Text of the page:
For every std::deque<unsigned int> in the std::vector in my iOS game I had 4K allocated even if there were very few elements in the std::deque.

My solution was to use my own custom Data Structure which used dynamically allocated unsigned int * pointer.

This way I was able to shave about 50MB of memory usage.

EDIT:

A better alternative to making your own custom class with a pointer is to use std::vector.

std::vector takes care of allocations for you, so it’s safer and it does not have a noticeable memory footprint(for a small amount of items).

Rubinstein’s Fix for Depth Pass(Z-Pass) Shadow Volume.

Preface

In my new 3D mobile racing game Diesel Racer 2 I have decided to use Shadow Volume as the technique for generating shadows in real time.

There are several reasons why I preferred this technique over shadow mapping.

Shadow mapping requires render targets. Apart from taking more texture memory some older mobile devices suffer a lot in performance when using render targets(and using them as texture resource).

Another reason is that it would be hard to get high resolution shadow maps on mobile GPUs.

Perhaps on more powerful devices, but I aimed to target weaker devices such as iPod 4th generation.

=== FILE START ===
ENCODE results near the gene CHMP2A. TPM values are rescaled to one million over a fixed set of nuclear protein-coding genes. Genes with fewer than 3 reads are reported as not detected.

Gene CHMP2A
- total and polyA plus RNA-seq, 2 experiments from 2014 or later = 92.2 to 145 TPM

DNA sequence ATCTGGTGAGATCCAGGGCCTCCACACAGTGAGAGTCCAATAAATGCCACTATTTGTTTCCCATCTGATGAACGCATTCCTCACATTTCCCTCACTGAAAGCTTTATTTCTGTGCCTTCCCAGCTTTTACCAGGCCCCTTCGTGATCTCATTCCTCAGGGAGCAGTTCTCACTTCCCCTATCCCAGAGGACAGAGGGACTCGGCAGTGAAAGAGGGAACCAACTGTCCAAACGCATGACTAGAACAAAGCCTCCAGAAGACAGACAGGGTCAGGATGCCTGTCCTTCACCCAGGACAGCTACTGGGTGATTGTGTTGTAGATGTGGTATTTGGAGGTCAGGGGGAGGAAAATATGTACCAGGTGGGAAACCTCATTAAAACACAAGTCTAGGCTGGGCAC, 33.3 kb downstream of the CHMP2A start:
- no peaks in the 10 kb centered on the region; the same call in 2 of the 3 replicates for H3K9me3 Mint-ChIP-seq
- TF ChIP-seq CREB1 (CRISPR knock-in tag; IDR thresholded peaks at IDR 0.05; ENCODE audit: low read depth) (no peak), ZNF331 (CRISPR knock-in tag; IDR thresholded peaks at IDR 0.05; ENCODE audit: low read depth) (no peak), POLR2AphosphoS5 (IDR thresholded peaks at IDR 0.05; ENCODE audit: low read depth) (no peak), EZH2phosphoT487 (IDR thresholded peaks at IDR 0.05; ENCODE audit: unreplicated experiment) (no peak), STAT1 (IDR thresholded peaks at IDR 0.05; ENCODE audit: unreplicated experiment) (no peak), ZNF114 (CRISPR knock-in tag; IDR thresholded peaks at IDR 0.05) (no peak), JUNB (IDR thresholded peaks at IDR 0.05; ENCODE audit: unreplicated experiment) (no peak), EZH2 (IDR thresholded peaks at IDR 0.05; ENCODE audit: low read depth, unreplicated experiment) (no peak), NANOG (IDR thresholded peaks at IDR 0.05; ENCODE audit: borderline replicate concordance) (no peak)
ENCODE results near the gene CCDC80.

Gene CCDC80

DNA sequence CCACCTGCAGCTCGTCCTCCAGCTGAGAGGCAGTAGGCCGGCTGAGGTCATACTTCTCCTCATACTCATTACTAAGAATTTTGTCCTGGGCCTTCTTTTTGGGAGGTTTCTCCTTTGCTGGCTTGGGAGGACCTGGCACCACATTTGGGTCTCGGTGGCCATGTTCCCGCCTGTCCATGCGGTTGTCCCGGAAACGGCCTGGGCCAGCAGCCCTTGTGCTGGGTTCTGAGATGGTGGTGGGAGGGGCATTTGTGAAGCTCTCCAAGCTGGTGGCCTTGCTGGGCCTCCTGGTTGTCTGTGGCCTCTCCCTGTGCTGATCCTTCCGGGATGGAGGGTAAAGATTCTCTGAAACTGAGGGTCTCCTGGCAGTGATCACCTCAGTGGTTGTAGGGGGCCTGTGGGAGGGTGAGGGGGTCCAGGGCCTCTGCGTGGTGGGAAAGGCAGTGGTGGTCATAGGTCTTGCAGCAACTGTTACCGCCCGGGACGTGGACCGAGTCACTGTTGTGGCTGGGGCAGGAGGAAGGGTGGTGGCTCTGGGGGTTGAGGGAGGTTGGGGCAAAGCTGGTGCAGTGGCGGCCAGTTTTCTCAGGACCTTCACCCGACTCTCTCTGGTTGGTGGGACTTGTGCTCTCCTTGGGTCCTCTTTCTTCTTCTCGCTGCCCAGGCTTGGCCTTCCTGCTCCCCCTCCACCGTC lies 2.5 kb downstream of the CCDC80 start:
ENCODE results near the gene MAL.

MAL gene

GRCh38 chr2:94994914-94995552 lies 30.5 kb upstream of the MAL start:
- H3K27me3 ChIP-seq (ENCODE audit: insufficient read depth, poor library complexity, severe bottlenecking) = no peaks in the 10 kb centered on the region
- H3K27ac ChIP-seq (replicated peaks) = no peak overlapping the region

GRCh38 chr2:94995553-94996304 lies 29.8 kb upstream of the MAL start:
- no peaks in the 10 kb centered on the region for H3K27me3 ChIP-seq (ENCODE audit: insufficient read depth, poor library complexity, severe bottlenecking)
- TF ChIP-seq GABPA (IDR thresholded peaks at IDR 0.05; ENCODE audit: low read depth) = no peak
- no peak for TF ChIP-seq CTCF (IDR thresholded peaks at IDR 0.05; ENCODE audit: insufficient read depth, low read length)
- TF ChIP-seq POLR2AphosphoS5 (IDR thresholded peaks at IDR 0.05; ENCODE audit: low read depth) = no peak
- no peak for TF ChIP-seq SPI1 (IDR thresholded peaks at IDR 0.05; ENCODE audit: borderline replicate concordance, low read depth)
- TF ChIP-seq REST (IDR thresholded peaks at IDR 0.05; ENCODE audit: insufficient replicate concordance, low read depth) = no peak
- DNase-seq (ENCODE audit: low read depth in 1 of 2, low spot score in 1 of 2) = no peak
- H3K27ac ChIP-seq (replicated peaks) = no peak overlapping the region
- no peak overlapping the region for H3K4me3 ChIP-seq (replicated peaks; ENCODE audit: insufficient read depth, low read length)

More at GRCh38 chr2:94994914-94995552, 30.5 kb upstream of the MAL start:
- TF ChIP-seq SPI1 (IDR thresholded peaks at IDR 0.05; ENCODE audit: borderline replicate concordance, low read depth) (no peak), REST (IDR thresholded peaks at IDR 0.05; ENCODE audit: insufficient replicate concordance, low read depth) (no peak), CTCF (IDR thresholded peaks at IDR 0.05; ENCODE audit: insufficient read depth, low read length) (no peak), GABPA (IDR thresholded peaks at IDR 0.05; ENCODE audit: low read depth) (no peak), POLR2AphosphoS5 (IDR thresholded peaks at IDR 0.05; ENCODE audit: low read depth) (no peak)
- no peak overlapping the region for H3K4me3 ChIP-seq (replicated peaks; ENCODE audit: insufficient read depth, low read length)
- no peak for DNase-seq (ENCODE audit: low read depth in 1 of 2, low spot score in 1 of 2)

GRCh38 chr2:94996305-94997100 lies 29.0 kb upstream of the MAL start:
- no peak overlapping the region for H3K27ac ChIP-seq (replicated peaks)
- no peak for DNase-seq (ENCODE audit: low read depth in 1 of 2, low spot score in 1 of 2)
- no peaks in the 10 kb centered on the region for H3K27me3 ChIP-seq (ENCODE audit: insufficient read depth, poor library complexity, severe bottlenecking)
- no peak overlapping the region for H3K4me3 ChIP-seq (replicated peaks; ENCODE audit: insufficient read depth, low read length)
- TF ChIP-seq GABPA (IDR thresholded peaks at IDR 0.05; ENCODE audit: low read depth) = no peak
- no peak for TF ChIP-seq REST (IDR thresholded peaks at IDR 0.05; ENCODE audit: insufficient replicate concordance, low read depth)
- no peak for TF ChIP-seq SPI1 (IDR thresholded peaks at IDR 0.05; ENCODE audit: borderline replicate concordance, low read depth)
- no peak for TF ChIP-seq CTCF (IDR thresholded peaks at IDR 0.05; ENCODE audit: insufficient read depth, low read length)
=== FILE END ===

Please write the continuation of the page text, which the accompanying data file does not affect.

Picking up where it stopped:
How Does Shadow Volume Work?

You can read about Shadow Volume in this wikipedia page: http://en.wikipedia.org/wiki/Shadow_volume

In short, with Shadow Volume you would need to generate the geometry that contains the volume of the shadow cast by an object.

You do so by creating fins from the edges that connect two triangles. One triangle is culled from the point of view of the light source and the other is not.

The collection of all those culled/unculled edge fins would then contain the volume of the shadow the light source cast from this object.

You would also need the caps of the shadow in order to have a complete closed geometry of the shadow volume but the caps are not always required when rendering the shadow volume.

Now that we have the shadow volume we can find the shadows it cast on the object by counting how many front faced fins minus how many back faced fins we have on every pixel on the object’s surface.